Presentation

A SUCCESSFUL ECOLOGICAL AND ENERGY TRANSITION That is the aspiration of research at École des Ponts ParisTech, which seeks both to advance the progress of knowledge and to support economic development.

KEY FIGURES 2015

  • 12 research laboratories, including 6 UMR CNRS (National Research Center units)
  • 379 researchers and academics
  • 532 PhD candidates and postdoctoral fellows, 8 doctoral schools affiliated to laboratories
  • 632 rank A publications, including 35% with a foreign partner
  • €8 million in revenues from research partnerships, including 42% direct company partnerships.

IN 2015, RESEARCH WAS SHAPED BY THREE PRIORITIES

  • Research strategy: developed within the framework of the School’s 2025 strategic plan and its 2015-2019 performance contract
  • Scientific management: renewed governance in the Scientific Council and in the structure of the Research Directorate; ISO 9001 education for research partnership policy
  • Project dynamics: industrial scale, research partnerships, and involvement in COP21 for solutions to the challenges of climate change.

RESEARCH STRATEGY: A SUCCESSFUL ECOLOGICAL AND ENERGY TRANSITION

The purpose of the strategy, jointly developed with the laboratories and coordinated by the Research Directorate, is to structure interdisciplinary research by tackling four socio-economic challenges identified as strategic for Research at the School:

  • City and mobility systems: in order to position the School in the dynamics of the sustainable city, through research that combines the sciences of spatial management, engineering, the living world, and society.
  • Management of risks, resources, and milieus: to tackle the challenges of climate, energy, environmental, and financial risks, the School brings the interdisciplinary resources of its laboratories to bear on the whole value chain.
  • Industry of the future: to meet the needs of companies in terms of (i) sustainable production, (ii) workforce organization, well-being, and commitment, (iii) high performance and capacity for change, the School’s research develops physical, mathematical, and behavioral models and simulations, together with sociological studies.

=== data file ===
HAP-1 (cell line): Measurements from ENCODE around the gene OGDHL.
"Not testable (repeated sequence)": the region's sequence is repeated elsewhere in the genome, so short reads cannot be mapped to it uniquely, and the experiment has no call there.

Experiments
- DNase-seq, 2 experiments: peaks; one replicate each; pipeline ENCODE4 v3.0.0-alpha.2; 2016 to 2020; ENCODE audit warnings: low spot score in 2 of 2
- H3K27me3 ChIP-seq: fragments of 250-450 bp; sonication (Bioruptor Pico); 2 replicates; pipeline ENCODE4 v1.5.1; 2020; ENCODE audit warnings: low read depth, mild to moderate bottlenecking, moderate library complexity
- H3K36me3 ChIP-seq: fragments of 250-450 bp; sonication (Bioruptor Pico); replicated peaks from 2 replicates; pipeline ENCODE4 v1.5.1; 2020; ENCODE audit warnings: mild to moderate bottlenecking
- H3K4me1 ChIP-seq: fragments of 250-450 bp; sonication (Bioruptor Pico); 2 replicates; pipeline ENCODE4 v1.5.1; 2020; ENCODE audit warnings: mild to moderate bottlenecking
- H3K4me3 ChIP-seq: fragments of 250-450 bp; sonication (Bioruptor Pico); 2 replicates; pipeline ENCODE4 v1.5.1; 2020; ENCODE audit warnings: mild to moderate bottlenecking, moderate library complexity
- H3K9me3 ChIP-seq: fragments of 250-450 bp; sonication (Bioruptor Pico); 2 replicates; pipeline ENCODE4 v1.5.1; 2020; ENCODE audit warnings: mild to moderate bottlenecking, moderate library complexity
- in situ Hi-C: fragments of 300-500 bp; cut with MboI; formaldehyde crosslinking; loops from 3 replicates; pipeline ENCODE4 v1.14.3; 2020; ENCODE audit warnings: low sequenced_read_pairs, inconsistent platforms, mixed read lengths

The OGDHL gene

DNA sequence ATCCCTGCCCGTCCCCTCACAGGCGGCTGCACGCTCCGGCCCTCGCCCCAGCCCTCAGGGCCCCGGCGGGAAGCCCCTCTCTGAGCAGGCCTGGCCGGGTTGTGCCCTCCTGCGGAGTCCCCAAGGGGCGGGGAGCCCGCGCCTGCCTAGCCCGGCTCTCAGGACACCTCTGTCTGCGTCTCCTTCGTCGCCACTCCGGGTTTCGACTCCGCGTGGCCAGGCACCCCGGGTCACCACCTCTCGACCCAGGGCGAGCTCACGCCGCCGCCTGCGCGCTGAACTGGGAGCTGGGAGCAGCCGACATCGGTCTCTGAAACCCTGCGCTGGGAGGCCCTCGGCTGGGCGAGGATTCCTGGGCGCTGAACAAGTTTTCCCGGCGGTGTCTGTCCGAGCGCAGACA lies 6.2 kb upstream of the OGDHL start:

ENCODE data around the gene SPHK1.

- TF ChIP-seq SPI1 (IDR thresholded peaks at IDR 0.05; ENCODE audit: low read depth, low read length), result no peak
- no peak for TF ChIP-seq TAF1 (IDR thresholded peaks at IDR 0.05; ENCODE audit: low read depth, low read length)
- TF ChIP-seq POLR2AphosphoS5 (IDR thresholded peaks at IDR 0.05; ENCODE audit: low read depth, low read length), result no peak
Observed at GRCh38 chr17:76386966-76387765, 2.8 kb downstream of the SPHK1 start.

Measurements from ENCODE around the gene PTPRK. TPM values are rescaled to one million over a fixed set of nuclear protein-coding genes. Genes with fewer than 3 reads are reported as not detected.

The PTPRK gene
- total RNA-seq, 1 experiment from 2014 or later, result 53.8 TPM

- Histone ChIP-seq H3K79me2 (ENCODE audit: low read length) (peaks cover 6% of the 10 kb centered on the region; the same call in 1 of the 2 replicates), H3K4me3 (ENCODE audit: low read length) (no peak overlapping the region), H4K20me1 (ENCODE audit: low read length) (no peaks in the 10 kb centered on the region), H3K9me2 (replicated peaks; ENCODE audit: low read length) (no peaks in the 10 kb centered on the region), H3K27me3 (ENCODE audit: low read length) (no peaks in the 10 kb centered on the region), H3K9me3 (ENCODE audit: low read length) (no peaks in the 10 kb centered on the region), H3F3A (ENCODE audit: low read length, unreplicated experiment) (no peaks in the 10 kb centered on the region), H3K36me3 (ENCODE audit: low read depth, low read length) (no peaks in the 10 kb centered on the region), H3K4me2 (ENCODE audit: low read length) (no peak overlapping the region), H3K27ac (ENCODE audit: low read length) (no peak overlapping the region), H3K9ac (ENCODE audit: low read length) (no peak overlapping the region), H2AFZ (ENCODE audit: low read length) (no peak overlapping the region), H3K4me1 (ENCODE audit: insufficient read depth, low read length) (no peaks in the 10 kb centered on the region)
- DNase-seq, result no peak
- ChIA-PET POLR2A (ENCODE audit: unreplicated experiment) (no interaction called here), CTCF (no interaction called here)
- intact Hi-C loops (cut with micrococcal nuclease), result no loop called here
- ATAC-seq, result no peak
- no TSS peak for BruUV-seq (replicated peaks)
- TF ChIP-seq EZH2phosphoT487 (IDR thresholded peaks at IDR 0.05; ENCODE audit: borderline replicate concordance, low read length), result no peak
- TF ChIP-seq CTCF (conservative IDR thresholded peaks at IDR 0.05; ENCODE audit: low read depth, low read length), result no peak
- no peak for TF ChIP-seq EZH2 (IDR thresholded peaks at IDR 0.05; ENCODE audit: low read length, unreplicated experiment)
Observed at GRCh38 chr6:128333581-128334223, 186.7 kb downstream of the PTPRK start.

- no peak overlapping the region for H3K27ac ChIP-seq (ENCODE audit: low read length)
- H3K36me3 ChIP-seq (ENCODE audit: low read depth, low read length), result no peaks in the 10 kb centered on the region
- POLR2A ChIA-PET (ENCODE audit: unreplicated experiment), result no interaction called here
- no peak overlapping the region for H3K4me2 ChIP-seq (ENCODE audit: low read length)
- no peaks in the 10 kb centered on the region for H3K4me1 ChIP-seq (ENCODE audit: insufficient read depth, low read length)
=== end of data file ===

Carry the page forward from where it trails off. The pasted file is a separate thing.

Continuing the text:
• Economy, practices, and society: to combine approaches to homo oeconomicus with the tensions between growth, development, and environment, and with the impacts of societal inequalities, researchers contribute to evaluations of public policies and formulate recommendations.

The associated action plan seeks to tackle these priorities with academic research and research partnerships, knowledge transfer to support business competitiveness and the effectiveness of public policies. The key axes identified are:

  • Strengthening scientific policy for research that is legible, visible, and sustainable, by fostering fundamental and applied research, focusing on innovation, structured into spheres of expertise, sectors, and socio-economic priorities.
  • Developing partnership-based research policy, by supporting major interdisciplinary projects at local, national, and international scale, and by constructing a Co-Innovation Lab endowed with technological platforms of the highest international standards.

To attract talent, campaigns will be conducted to recruit targeted researchers and PhD candidates. The aim is, on the one hand, to achieve critical masses of research consistent with the School’s positioning on the four socio-economic priorities identified, and on the other hand to intensify education for and through research.